Kings of the Euro 2020 | England team preview


As 78 thousand gathered in the Luzhniki Stadium to witness England take on Croatia in the World Cup 2018 semi-finals, the dominant chant in the stadium was all-too-familiar with the viewers across the globe.

“Thirty years of hurt
Never stopped me dreaming
It’s coming home
It’s coming
Football’s coming home.

After all, how could they help themselves? The song certainly says 30 years, but half a century had gone by since the last time the Three Lions marched their troops to a final. Since then, a fourth-place finish in 1990 marks England’s best performance on the grandest stage.

Four minutes into the game, though, Jesse Lingard found Dele Alli unmarked with space ahead of him. Alli’s drive forward with the ball came to a halt after Croatia captain Luka Modric chased down the midfielder, and tripped him before he caused more problem.

Little did he know that Kieran Trippier had marked down that spot as his own, and made no mistake as the ball flew over the wall of dark blue shirts, past Danijel Subasic, into the top corner.

What could’ve been. (Photo via Imago)

Peter Drury, on the mic, could barely control himself, much like the English crowd. “It is delicious. Glorious, glorious England goal,” rang across pubs as spilt beer-soaked wooden floors. However, it did not last as Ivan Perisic crushed Gareth Southgate’s hopes with a goal and assist.

Three years since the day, England go into a major tournament again — the European Championship —, one they have not had the chance to lift yet. With a massively improved squad, though, the pressure has ramped up. Will the new generation carry England on their back to victory and do something the likes of Wayne Rooney, Frank Lampard, Steven Gerard, Paul Scholes could not? Will the new-gen finally bring it home?

Spoilt for choice

England has, putting it frankly, arguably the best squad depth of any international team across the planet. France and, to an extent, Portugal are probably the only one that truly rivals them, but even then, it is a measurable toss-up. Even without a competent manager, this squad has enough quality to push opponents out of their way with ease.

Gareth Southgate has cherry-picked — after days of pondering — a list of 26 players from the initial 33, who he hopes will bring the trophy home. That includes four(!) right-backs in the form of Manchester City’s Kyle Walker, Atletico Madrid’s Kieran Trippier, Liverpool’s Trent Alexander-Arnold, and Chelsea’s Reece James.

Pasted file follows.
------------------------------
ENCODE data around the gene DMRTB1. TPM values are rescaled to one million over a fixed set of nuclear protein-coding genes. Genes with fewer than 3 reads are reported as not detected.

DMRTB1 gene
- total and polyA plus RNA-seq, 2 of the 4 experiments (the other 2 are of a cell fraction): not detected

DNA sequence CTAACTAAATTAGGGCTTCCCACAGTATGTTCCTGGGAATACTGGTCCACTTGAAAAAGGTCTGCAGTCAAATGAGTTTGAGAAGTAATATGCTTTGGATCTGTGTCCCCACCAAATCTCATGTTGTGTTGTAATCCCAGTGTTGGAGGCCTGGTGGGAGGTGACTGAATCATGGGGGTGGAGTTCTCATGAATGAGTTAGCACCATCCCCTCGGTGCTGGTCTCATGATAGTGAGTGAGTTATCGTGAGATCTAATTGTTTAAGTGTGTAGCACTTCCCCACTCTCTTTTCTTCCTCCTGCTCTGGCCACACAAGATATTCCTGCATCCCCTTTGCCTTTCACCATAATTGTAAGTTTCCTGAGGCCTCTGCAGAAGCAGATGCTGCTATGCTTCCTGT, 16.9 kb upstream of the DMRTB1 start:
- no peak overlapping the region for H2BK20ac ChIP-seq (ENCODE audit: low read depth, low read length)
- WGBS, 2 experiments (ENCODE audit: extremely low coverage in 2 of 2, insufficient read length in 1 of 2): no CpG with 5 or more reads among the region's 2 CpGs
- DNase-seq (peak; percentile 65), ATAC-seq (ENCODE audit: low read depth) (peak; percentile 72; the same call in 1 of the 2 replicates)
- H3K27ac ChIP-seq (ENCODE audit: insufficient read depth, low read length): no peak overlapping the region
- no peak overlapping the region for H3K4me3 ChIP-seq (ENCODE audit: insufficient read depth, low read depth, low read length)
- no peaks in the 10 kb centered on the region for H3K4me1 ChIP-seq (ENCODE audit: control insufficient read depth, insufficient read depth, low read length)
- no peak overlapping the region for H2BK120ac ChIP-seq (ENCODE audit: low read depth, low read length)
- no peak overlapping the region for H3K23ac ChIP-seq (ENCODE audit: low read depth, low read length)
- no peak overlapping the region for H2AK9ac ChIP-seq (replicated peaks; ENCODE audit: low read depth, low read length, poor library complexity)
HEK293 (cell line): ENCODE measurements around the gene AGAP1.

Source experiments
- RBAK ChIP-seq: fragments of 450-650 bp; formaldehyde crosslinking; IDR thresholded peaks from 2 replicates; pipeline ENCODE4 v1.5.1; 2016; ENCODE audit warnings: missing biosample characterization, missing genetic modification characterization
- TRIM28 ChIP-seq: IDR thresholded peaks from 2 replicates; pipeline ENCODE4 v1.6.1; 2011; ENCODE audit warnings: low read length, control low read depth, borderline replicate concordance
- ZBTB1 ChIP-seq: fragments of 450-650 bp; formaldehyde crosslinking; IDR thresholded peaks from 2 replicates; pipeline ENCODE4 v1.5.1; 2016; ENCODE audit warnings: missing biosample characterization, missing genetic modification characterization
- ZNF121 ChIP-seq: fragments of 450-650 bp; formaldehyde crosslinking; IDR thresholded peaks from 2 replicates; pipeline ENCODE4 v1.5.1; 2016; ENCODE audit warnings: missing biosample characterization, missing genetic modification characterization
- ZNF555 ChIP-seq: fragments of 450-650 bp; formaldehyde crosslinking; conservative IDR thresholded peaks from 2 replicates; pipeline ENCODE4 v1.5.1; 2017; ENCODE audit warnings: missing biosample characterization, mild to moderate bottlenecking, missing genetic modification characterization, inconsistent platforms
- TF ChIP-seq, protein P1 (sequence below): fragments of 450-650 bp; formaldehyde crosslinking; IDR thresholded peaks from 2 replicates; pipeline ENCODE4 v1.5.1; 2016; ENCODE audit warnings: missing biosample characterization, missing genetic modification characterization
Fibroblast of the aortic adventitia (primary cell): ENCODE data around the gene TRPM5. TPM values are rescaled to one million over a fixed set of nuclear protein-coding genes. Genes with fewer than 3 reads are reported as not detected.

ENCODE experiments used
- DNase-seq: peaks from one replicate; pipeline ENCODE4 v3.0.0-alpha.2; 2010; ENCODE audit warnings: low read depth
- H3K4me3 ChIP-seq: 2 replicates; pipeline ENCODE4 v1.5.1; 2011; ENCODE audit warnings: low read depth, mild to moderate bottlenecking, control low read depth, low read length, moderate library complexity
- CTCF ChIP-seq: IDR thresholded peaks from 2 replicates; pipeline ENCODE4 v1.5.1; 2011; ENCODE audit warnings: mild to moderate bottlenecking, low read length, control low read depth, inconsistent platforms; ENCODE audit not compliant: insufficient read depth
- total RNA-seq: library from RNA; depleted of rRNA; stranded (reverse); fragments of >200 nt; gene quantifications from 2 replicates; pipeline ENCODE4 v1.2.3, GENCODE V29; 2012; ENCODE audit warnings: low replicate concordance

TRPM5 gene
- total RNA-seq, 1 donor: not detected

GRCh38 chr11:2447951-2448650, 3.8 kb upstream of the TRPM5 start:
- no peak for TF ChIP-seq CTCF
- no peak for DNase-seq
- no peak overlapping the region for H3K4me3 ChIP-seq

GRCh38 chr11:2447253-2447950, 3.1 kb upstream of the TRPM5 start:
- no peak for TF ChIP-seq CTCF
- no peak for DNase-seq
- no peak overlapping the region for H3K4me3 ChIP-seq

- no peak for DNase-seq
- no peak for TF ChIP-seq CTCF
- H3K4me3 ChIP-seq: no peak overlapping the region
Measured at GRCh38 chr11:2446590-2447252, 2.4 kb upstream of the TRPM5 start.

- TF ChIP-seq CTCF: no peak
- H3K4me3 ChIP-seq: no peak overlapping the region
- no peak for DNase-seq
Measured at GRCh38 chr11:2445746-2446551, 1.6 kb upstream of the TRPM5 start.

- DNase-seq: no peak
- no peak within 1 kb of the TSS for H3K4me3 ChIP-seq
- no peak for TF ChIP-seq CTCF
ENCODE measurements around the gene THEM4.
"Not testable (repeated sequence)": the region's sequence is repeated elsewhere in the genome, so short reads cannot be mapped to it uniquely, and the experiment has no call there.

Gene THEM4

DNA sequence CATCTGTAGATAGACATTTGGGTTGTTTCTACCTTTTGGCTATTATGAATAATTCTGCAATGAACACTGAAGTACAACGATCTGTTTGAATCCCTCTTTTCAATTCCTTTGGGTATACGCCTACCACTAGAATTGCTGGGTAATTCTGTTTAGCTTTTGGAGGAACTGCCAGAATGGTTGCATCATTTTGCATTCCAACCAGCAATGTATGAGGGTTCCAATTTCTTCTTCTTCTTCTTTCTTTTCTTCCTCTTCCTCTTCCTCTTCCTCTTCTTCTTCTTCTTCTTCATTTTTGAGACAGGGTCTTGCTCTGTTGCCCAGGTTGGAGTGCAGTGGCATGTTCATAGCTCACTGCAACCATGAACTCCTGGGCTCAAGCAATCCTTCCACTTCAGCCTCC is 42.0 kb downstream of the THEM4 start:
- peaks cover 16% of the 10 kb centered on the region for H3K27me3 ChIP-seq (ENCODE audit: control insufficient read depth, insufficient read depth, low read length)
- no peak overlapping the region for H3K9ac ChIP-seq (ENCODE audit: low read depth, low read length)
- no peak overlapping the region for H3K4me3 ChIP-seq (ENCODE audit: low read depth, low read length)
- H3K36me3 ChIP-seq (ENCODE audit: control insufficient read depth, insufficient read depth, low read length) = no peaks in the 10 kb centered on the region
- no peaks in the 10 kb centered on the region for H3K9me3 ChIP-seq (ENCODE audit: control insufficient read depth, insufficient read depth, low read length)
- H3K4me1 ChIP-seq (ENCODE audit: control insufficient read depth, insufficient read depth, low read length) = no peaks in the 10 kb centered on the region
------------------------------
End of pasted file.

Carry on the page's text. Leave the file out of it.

In terms of profile, leaving out Reece James would have made the most sense. Trent and Trippier are attacking full-backs, with the latter versatile enough to fit at left-back. James’ style clashes with Walker, who is a seasoned international, and has the much-needed experience most international styles crave for.

Slightly worrying, however, is the sudden injury to Trent Alexander-Arnold in the Lions’ 1-0 friendly win over Austria. Southgate spoke, saying the issue seems to be to his thigh, as the Liverpool man had to be taken off with a very ginger look on his face. The medical team is currently assessing his issue, which hopefully is not too serious as the main competition edges ominously close.

Elsewhere, the inclusion of Conor Coady and Tyrone Mings seems to come out of a place of style where Southgate prefers his centre-halves to have solid on-the-ball prowess. That said, after having complications in the defence for years, England finally had the option to choose from the likes of James Tarkowski, Lewis Dunk, Ben Godfrey, and even Mings’ teammate Ezri Konsa — all of whom have had superb seasons. On loan at AC Milan, Fikayo Tomori would have been the perfect player boasting of defensive astuteness and impressive passing composure on the ball.

Tomori would have been a fantastic pick over Coady and Mings. (Photo via Imago)

With Jadon Sancho, Manchester United star Marcus Rashford, Harry Kane, Raheem Sterling, Dominic Calvert-Lewin, Phil Foden, Jack Grealish, and left of centre options such as Bukayo Saka, and Mason Mount, who can occupy multiple positions, England’s attack is absolutely stacked. So much so, Ollie Watkins, with 19 goal contributions, had to be dropped, while Patrick Bamford (17 goals, seven assists) did not even make the cut for the provisional squad.

If utilised to its best potential, this side has the potential to hurt the hardiest defences in Europe. Not to forget, 17-year-old Jude Bellingham has had a dream start to life in the top-flight, and as a complete midfielder, can be that ‘X’ factor for England. Moreover, with clever use of the likes of Kalvin Phillips and Declan Rice — two players coming off the back of tremendous individual seasons —, Southgate can pack a brick wall at the back. But, unfortunately, so far, he has been unable to find balance.

Too conservative for his own good